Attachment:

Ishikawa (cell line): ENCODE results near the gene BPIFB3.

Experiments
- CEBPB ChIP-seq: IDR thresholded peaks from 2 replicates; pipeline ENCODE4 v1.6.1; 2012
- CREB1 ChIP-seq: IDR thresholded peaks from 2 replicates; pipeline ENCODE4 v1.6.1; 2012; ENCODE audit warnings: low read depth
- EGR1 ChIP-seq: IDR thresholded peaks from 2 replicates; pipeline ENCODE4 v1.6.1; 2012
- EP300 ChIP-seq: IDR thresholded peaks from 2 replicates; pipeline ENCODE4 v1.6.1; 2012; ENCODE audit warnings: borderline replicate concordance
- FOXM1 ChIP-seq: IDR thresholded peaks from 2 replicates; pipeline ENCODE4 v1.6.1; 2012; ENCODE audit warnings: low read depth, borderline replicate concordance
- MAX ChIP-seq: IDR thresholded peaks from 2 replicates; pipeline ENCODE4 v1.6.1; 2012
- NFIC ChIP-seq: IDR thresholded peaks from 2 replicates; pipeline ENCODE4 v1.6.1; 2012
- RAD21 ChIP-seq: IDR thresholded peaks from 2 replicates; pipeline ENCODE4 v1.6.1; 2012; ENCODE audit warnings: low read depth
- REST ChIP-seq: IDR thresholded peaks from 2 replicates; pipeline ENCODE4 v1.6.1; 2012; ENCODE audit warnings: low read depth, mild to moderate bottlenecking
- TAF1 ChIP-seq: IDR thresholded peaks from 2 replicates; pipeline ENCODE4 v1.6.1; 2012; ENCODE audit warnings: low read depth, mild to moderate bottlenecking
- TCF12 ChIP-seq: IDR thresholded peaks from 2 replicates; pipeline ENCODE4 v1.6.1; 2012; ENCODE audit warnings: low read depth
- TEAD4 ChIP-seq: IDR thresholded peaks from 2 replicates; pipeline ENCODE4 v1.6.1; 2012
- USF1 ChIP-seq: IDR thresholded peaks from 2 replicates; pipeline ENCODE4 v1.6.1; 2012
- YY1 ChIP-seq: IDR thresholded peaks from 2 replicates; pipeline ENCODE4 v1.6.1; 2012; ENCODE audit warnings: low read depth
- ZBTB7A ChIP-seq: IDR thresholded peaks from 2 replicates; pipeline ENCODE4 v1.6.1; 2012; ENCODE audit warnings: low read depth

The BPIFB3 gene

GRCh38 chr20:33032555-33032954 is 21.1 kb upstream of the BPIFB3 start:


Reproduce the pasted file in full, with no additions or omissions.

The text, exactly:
Ishikawa (cell line): ENCODE results near the gene BPIFB3.

Experiments
- CEBPB ChIP-seq: IDR thresholded peaks from 2 replicates; pipeline ENCODE4 v1.6.1; 2012
- CREB1 ChIP-seq: IDR thresholded peaks from 2 replicates; pipeline ENCODE4 v1.6.1; 2012; ENCODE audit warnings: low read depth
- EGR1 ChIP-seq: IDR thresholded peaks from 2 replicates; pipeline ENCODE4 v1.6.1; 2012
- EP300 ChIP-seq: IDR thresholded peaks from 2 replicates; pipeline ENCODE4 v1.6.1; 2012; ENCODE audit warnings: borderline replicate concordance
- FOXM1 ChIP-seq: IDR thresholded peaks from 2 replicates; pipeline ENCODE4 v1.6.1; 2012; ENCODE audit warnings: low read depth, borderline replicate concordance
- MAX ChIP-seq: IDR thresholded peaks from 2 replicates; pipeline ENCODE4 v1.6.1; 2012
- NFIC ChIP-seq: IDR thresholded peaks from 2 replicates; pipeline ENCODE4 v1.6.1; 2012
- RAD21 ChIP-seq: IDR thresholded peaks from 2 replicates; pipeline ENCODE4 v1.6.1; 2012; ENCODE audit warnings: low read depth
- REST ChIP-seq: IDR thresholded peaks from 2 replicates; pipeline ENCODE4 v1.6.1; 2012; ENCODE audit warnings: low read depth, mild to moderate bottlenecking
- TAF1 ChIP-seq: IDR thresholded peaks from 2 replicates; pipeline ENCODE4 v1.6.1; 2012; ENCODE audit warnings: low read depth, mild to moderate bottlenecking
- TCF12 ChIP-seq: IDR thresholded peaks from 2 replicates; pipeline ENCODE4 v1.6.1; 2012; ENCODE audit warnings: low read depth
- TEAD4 ChIP-seq: IDR thresholded peaks from 2 replicates; pipeline ENCODE4 v1.6.1; 2012
- USF1 ChIP-seq: IDR thresholded peaks from 2 replicates; pipeline ENCODE4 v1.6.1; 2012
- YY1 ChIP-seq: IDR thresholded peaks from 2 replicates; pipeline ENCODE4 v1.6.1; 2012; ENCODE audit warnings: low read depth
- ZBTB7A ChIP-seq: IDR thresholded peaks from 2 replicates; pipeline ENCODE4 v1.6.1; 2012; ENCODE audit warnings: low read depth

The BPIFB3 gene

GRCh38 chr20:33032555-33032954 is 21.1 kb upstream of the BPIFB3 start: